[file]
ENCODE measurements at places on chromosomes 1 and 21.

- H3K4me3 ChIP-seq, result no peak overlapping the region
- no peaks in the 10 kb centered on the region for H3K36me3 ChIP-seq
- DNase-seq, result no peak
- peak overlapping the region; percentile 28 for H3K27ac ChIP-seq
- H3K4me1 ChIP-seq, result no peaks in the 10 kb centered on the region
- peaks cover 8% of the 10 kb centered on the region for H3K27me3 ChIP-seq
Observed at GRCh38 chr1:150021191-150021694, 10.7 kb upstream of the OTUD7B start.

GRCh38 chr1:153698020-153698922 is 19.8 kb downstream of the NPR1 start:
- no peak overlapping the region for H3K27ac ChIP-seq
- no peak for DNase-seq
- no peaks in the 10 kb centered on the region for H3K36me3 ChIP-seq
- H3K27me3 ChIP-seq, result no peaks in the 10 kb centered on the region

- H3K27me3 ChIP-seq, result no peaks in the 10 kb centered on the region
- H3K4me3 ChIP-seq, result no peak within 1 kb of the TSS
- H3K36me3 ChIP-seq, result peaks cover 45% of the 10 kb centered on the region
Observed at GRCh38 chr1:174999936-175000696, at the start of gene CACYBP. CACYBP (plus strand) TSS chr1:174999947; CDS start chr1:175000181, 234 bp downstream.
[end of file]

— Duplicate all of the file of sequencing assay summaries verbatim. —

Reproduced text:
ENCODE measurements at places on chromosomes 1 and 21.

- H3K4me3 ChIP-seq, result no peak overlapping the region
- no peaks in the 10 kb centered on the region for H3K36me3 ChIP-seq
- DNase-seq, result no peak
- peak overlapping the region; percentile 28 for H3K27ac ChIP-seq
- H3K4me1 ChIP-seq, result no peaks in the 10 kb centered on the region
- peaks cover 8% of the 10 kb centered on the region for H3K27me3 ChIP-seq
Observed at GRCh38 chr1:150021191-150021694, 10.7 kb upstream of the OTUD7B start.

GRCh38 chr1:153698020-153698922 is 19.8 kb downstream of the NPR1 start:
- no peak overlapping the region for H3K27ac ChIP-seq
- no peak for DNase-seq
- no peaks in the 10 kb centered on the region for H3K36me3 ChIP-seq
- H3K27me3 ChIP-seq, result no peaks in the 10 kb centered on the region

- H3K27me3 ChIP-seq, result no peaks in the 10 kb centered on the region
- H3K4me3 ChIP-seq, result no peak within 1 kb of the TSS
- H3K36me3 ChIP-seq, result peaks cover 45% of the 10 kb centered on the region
Observed at GRCh38 chr1:174999936-175000696, at the start of gene CACYBP. CACYBP (plus strand) TSS chr1:174999947; CDS start chr1:175000181, 234 bp downstream.